PETRO: It does, and it ebbs and flows. We have a terrorist threat hotline here that -- it's a toll-free number. People know it. We advertise it.

But when we go up to orange or when there's a sector-specific security threat that receives a lot of attention, that line rings more. And that shows that the public's level of awareness goes up with the cues that they get from us, from the FBI, from Homeland Security.

BLITZER: Chief Gainer, are you ready?

GAINER: Absolutely, we are. We started going ready for this inaugural just days after the last one, where we looked at the after- action report. I've had people assigned to this full-time for about the last six months. I think I've been getting ready for something like this my entire 36-law-enforcement-year career. But the great thing is in Washington, in particular, everybody works very, very well. And the network across the nation to share intelligence between the Capitol Police and the Metro, as far way as L.A., works very well. We're familiar with what's required, and I think the public's expectation of what they require of us is higher.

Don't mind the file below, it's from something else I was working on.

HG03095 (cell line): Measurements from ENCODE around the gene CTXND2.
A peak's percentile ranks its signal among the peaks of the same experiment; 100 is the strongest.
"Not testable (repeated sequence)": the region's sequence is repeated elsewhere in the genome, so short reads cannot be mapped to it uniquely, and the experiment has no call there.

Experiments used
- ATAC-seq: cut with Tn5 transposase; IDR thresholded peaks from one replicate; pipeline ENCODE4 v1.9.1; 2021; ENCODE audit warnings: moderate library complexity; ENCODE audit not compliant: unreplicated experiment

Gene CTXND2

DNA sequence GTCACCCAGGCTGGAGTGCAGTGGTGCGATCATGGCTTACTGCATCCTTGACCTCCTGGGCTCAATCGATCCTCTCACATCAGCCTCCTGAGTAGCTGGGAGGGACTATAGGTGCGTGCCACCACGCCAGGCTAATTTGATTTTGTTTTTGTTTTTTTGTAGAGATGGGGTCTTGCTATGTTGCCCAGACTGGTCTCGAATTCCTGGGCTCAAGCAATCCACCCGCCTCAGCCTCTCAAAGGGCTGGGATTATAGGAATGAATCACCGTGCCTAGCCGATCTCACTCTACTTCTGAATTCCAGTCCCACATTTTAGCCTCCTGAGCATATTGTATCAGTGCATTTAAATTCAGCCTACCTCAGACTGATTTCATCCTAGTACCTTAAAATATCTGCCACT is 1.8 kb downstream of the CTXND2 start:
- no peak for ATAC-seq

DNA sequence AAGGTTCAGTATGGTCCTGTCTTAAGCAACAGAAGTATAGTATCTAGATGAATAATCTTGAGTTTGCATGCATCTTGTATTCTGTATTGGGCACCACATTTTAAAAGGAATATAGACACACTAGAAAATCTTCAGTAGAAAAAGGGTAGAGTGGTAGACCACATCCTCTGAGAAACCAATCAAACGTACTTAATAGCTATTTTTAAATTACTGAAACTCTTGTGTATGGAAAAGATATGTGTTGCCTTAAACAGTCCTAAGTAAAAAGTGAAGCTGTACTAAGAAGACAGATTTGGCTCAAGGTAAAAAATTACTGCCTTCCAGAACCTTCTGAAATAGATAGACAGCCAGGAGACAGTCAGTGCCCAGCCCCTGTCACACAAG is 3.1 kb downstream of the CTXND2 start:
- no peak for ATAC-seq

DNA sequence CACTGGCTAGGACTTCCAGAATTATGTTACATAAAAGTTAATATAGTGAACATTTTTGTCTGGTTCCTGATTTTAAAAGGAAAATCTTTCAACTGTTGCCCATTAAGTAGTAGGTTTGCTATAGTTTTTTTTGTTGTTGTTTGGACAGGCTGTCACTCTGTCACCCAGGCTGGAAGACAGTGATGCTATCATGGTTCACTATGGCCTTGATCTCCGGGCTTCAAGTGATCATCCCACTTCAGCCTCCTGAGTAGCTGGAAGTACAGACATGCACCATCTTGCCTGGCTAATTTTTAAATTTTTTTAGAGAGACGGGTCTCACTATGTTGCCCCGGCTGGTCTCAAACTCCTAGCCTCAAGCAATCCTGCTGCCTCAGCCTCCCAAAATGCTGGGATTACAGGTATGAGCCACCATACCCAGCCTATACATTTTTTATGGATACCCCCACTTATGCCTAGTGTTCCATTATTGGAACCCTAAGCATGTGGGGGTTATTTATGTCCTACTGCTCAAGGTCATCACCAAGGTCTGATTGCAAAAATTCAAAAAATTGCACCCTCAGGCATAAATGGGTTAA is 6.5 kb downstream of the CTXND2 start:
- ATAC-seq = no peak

BLITZER: Joe, one final question to you. Are you confident the left hand of the U.S. government is sharing the appropriate information with the right hand of the U.S. government?

PETRO: Oh, I think they are. I'm in the private sector now, but I've seen a tremendous improvement in sharing information not just between the agencies of government but with the private sector itself. And most of the infrastructure's out in the private sector, so that's an important part of this ingredient. And I think there's been a tremendous improvement in that over the last three or four years, for sure.

BLITZER: All right. Joe Petro, thanks very much for joining us.

Chief Gainer, thanks to you as well.

John Miller, always a pleasure.

Let's hope for a safe, very quiet, but historic, inauguration on Thursday.


BLITZER: And please stay tuned to CNN day and night for the most reliable news about your security.

Up next, the results of our Web question of the week: What should be President Bush's priority in his second term? We'll give you the results when we come back.


BLITZER: Here are the results of our Web question of the week. Take a look at this. Remember, though, it's not -- repeat, not -- a scientific poll.

And that's your "LATE EDITION" for Sunday, January 16th. Please be sure to join me next Sunday and every Sunday at noon eastern for the last word in Sunday talk.

I'm here Monday through Friday as well.

Until then, thanks very much for joining us. I'm Wolf Blitzer in Washington.